3

What's the simplest way of getting notified of security updates for packages I have installed on my Debian system?

7

I like setting up apticron. It willnotify by email and download, not install, the packages.

1

There are many ways and packages to do this, but I think the simplest way is this cron job:

0 */8 * * *     apt-get -qq update && apt-get -dqq dist-upgrade && apt-get -qq --simulate dist-upgrade | grep ^Inst

This sends a mail to root whenever there is a package to be upgraded, which in a stable release means mostly security updates. As a general matter, you should of course redirect the root mail to somewhere you can read it.

I have been using this for some years in a personal environment, and it works great.

  • Every 8 hours? Isn't that a big excessive? – Zoredache Jan 24 '11 at 21:15
  • Zoredache: Excessive how? Security updates can happen any time, and even the regular mirror pushes are 4 times a day. So 8 hours are indeed excessively seldom. ;-) In fact, on newer installations I run similar probes hourly. – Peter Eisentraut Jan 24 '11 at 21:22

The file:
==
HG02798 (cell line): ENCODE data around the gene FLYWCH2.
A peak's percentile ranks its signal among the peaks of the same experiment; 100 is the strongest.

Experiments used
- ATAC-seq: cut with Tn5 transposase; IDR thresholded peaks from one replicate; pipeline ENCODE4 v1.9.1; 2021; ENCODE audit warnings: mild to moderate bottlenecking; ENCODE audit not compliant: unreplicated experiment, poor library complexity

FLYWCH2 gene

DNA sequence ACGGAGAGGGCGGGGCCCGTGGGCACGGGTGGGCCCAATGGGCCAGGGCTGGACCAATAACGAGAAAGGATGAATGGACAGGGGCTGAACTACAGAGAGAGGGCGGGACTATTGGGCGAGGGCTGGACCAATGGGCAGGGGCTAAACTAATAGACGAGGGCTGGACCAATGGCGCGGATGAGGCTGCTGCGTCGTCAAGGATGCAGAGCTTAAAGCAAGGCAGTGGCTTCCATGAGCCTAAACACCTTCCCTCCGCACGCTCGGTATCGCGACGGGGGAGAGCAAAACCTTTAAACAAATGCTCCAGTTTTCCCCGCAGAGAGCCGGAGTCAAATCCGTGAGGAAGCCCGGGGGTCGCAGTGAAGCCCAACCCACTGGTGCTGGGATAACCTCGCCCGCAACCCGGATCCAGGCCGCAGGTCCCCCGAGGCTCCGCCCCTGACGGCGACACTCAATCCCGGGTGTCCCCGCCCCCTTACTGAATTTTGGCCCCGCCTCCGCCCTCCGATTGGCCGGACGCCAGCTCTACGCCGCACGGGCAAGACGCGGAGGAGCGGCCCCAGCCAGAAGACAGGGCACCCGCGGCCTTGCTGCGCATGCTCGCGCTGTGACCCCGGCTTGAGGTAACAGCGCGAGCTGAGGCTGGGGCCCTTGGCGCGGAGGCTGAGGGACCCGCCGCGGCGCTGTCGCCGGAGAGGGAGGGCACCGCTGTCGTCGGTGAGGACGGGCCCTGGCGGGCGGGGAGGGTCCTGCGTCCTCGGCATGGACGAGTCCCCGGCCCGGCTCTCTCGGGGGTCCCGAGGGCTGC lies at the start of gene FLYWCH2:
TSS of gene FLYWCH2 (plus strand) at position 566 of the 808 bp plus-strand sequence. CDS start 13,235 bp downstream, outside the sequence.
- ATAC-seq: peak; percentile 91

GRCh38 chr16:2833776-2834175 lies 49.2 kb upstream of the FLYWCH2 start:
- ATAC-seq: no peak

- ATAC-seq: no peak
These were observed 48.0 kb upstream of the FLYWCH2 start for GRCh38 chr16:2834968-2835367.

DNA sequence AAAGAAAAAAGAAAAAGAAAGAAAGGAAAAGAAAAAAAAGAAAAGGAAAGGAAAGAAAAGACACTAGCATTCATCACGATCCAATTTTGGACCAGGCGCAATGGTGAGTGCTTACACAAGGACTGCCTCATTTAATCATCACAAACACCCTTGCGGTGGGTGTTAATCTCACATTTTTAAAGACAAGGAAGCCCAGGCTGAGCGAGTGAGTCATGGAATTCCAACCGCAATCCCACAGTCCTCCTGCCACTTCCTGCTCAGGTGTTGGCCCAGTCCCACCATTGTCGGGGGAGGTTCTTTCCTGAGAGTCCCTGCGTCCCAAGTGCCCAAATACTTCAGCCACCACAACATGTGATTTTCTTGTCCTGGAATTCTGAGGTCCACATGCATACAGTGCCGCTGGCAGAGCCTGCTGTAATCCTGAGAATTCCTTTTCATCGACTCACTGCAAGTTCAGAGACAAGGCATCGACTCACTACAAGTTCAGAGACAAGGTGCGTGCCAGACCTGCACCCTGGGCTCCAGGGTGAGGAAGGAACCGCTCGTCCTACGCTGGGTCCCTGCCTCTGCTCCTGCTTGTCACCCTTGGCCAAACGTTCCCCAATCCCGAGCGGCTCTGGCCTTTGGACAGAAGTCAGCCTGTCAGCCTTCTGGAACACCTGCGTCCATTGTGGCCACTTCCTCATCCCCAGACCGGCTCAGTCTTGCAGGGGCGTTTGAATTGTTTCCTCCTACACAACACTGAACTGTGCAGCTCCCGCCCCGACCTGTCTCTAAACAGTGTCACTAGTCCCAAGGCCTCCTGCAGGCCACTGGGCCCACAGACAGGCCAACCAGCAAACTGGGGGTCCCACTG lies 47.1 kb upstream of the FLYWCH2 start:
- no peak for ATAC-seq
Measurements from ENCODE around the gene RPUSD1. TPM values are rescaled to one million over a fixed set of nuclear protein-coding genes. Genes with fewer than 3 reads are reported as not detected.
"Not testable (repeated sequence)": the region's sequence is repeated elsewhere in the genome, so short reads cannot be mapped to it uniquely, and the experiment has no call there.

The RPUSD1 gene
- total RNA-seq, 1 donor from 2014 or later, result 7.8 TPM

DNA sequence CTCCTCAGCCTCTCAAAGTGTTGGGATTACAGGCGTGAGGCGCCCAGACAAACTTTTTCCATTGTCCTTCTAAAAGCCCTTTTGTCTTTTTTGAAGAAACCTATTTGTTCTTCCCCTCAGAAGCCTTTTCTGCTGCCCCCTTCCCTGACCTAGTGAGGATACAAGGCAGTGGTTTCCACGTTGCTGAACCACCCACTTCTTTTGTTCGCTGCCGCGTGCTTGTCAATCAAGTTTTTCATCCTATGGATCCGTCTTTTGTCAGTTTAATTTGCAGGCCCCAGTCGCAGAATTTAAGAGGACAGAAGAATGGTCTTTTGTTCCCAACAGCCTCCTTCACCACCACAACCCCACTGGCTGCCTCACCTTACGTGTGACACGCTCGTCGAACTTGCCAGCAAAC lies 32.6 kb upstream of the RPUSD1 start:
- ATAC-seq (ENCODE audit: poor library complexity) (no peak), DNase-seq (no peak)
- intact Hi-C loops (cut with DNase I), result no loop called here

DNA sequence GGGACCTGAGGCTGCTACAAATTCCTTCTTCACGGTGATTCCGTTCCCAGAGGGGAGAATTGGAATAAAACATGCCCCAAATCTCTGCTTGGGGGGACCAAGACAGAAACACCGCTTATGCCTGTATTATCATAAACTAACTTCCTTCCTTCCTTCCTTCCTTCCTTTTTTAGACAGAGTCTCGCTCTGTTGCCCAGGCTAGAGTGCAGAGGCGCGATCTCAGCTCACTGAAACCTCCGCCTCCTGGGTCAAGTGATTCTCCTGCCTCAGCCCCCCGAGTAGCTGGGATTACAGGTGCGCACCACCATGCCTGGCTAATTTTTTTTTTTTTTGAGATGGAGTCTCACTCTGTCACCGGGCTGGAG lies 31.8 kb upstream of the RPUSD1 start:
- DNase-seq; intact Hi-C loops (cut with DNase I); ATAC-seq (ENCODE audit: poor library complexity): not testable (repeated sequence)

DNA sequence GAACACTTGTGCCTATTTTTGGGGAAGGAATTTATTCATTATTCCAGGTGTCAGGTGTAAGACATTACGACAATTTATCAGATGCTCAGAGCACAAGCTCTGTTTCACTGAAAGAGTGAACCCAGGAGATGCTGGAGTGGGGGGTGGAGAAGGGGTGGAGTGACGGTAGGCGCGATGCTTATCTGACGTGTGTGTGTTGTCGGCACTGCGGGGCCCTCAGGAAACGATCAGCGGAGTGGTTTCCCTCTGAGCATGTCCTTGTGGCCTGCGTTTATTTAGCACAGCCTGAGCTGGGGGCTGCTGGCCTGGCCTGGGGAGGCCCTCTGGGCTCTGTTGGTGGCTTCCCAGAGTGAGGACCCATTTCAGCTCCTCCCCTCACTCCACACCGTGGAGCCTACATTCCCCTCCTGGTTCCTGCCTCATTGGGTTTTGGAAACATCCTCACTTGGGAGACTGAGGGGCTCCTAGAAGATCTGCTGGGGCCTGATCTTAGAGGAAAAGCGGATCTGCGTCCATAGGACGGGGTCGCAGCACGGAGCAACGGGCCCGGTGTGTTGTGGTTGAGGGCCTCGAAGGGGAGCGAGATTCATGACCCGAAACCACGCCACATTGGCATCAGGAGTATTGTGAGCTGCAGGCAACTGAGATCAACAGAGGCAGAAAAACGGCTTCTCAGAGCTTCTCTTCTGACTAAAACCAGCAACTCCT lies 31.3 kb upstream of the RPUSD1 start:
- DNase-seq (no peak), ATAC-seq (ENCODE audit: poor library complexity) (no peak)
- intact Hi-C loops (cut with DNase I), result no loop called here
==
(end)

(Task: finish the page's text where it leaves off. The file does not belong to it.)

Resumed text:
• Excessive in that re-downloading the package databases that frequently would take a significant amount of bandwidth on repo servers, if you where pointing at the official repositories. If you are not using a local apt proxy, then doing that on lots of machines seems somewhat abusive to me. I find it somewhat difficult to believe that you are actually installing updates every 1 or 8 hours. If you want immediate notification of an update wouldn't it be better to subscribe to the security RSS & maillist? – Zoredache Jan 24 '11 at 23:14
  • apt-get does not re-download the entire package database. See pdiff files. If nothing changes, you end up downloading a few bytes. And yes, I do use local mirrors/proxies when appropriate. And yes, I do pull updates several times a day. The background of that is more complex, however, and might be the subject of another question. – Peter Eisentraut Jan 24 '11 at 23:30

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